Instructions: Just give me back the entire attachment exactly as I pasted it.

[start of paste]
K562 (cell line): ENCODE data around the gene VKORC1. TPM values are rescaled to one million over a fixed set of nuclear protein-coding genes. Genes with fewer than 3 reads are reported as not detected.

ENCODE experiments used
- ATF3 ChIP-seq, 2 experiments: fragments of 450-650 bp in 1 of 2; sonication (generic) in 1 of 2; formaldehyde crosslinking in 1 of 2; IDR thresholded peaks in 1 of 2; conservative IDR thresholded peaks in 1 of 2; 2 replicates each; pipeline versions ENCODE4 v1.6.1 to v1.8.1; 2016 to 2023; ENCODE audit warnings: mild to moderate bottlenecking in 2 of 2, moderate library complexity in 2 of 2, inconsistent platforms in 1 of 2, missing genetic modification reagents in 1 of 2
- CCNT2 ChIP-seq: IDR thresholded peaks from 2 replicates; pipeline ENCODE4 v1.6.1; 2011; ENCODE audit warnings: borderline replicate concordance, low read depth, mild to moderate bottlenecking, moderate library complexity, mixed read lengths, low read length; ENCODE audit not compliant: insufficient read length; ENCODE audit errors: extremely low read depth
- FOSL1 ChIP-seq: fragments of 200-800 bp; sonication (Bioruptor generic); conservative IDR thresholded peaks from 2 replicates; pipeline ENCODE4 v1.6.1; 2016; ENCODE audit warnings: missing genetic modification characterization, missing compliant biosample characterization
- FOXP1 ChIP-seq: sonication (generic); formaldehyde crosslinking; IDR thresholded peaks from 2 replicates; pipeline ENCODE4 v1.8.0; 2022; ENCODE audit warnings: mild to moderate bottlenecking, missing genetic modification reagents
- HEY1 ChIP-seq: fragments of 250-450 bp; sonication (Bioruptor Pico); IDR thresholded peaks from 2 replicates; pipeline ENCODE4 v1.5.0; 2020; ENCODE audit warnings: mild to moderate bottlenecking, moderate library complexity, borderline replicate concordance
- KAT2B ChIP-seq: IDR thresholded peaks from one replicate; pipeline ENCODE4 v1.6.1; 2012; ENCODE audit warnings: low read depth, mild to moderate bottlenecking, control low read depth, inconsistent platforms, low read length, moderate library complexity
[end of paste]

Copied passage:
K562 (cell line): ENCODE data around the gene VKORC1. TPM values are rescaled to one million over a fixed set of nuclear protein-coding genes. Genes with fewer than 3 reads are reported as not detected.

ENCODE experiments used
- ATF3 ChIP-seq, 2 experiments: fragments of 450-650 bp in 1 of 2; sonication (generic) in 1 of 2; formaldehyde crosslinking in 1 of 2; IDR thresholded peaks in 1 of 2; conservative IDR thresholded peaks in 1 of 2; 2 replicates each; pipeline versions ENCODE4 v1.6.1 to v1.8.1; 2016 to 2023; ENCODE audit warnings: mild to moderate bottlenecking in 2 of 2, moderate library complexity in 2 of 2, inconsistent platforms in 1 of 2, missing genetic modification reagents in 1 of 2
- CCNT2 ChIP-seq: IDR thresholded peaks from 2 replicates; pipeline ENCODE4 v1.6.1; 2011; ENCODE audit warnings: borderline replicate concordance, low read depth, mild to moderate bottlenecking, moderate library complexity, mixed read lengths, low read length; ENCODE audit not compliant: insufficient read length; ENCODE audit errors: extremely low read depth
- FOSL1 ChIP-seq: fragments of 200-800 bp; sonication (Bioruptor generic); conservative IDR thresholded peaks from 2 replicates; pipeline ENCODE4 v1.6.1; 2016; ENCODE audit warnings: missing genetic modification characterization, missing compliant biosample characterization
- FOXP1 ChIP-seq: sonication (generic); formaldehyde crosslinking; IDR thresholded peaks from 2 replicates; pipeline ENCODE4 v1.8.0; 2022; ENCODE audit warnings: mild to moderate bottlenecking, missing genetic modification reagents
- HEY1 ChIP-seq: fragments of 250-450 bp; sonication (Bioruptor Pico); IDR thresholded peaks from 2 replicates; pipeline ENCODE4 v1.5.0; 2020; ENCODE audit warnings: mild to moderate bottlenecking, moderate library complexity, borderline replicate concordance
- KAT2B ChIP-seq: IDR thresholded peaks from one replicate; pipeline ENCODE4 v1.6.1; 2012; ENCODE audit warnings: low read depth, mild to moderate bottlenecking, control low read depth, inconsistent platforms, low read length, moderate library complexity